The ‘Mann’ Organ Scholarship was founded in 1931 in memory of A.H. Mann, College Organist 1876-1929.
The Organ Scholar acts as a 'cathedral assistant', playing for services, taking a part in training the choristers and probationers, and rehearsing and conducting the full choir.
The four manual Harrison and Harrison organ, although some tonal alterations have been made and modern aids to performance added, is essentially the instrument built by Arthur Harrison in the 1930s, alongside his projects at Westminster Abbey and the Royal Albert Hall. There is also a small chamber organ in Chapel and a tracker-action instrument (two manuals and pedals) available for practice at the College School.
As with the Choral Scholars, the Organ Scholars receive fees for ‘extra’ performing duties which supplement the student grant and the organ scholarship. Additionally, the College pays for lessons in organ playing and improvisation, singing and Alexander Technique.
On tour in Hong Kong, 2009
The Organ Scholars accompany the Choir on its touring programme, which affords the opportunity of playing many interesting instruments throughout the world. Recent organ scholars have played the instruments at the Sydney Opera House, the great organ in Riga Cathedral, the famous Müller organ at St Bavo in Haarlem, the new Mander organ at St Ignatius Loyola, New York City, and the newly restored instrument at the Royal Albert Hall. The post also provides opportunities for continuo-playing, notably with the Academy of Ancient Music and the Philharmonia Orchestra.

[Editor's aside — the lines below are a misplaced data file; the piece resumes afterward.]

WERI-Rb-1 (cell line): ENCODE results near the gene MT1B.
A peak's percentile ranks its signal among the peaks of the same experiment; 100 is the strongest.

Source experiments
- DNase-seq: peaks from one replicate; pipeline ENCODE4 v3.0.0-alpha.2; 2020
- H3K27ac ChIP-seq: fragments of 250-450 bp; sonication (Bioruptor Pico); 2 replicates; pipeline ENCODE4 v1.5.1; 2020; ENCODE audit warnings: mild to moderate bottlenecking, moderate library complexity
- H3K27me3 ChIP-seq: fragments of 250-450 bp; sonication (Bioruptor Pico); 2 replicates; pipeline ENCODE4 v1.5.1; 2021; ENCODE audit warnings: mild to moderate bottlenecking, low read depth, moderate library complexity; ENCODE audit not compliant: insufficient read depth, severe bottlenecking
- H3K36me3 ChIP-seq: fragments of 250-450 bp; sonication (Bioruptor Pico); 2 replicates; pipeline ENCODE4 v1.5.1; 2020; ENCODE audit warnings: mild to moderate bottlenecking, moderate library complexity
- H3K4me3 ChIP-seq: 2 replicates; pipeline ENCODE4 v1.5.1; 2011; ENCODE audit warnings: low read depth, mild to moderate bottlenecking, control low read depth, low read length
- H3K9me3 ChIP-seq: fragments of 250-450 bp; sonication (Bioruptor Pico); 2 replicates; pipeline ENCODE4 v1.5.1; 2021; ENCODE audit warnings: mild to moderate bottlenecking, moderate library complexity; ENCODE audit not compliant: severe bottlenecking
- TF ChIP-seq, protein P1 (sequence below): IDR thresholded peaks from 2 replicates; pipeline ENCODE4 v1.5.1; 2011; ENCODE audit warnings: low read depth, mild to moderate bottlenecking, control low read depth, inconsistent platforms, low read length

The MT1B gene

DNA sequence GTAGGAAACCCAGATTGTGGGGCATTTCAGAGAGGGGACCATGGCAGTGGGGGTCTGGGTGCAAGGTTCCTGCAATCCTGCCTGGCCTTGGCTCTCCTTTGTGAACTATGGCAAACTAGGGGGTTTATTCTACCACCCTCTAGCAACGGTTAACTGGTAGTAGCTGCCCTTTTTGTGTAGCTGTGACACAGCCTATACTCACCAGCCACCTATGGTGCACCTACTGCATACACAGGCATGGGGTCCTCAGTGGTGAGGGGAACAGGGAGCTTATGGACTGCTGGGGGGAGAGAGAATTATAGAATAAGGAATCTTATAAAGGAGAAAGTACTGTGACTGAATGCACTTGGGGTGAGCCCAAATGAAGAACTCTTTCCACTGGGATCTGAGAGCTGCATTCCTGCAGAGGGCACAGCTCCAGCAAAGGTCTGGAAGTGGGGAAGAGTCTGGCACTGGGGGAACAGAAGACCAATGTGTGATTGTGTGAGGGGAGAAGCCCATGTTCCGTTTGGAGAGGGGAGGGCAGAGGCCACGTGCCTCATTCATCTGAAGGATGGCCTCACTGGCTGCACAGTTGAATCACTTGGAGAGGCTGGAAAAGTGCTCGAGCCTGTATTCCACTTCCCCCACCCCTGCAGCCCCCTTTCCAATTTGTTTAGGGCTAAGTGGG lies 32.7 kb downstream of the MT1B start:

Usually the Organ Scholar reads for the Music Tripos, but all other subjects can be studied, except Medicine and Architecture.
Playing the Chapel organ
The Organ Scholarship at King's is a preparation for many different career paths in the musical profession. In the field of cathedral and church music, former organ scholars currently direct the music at Durham and Gloucester Cathedrals, Trinity College, Cambridge, Magdalen College, Oxford, and the Temple Church in London. A number, such as Sir Andrew Davis and Richard Farnes, go into conducting careers, while others, such as Simon Preston, Thomas Trotter, David Briggs, and David Goode, have forged international careers as solo players. The most recent holders are to be found in assistant positions at Westminster Abbey and the Cathedrals of St Albans, Durham and Gloucester.
Stephen Cleobury, Organist and Director of Music, encourages all potential Organ Scholars to come to see him at any time before the auditions. When they visit, he will hear them play, talk to them in detail about the organ scholar's life and work, and advise them on how to approach the audition and interview process.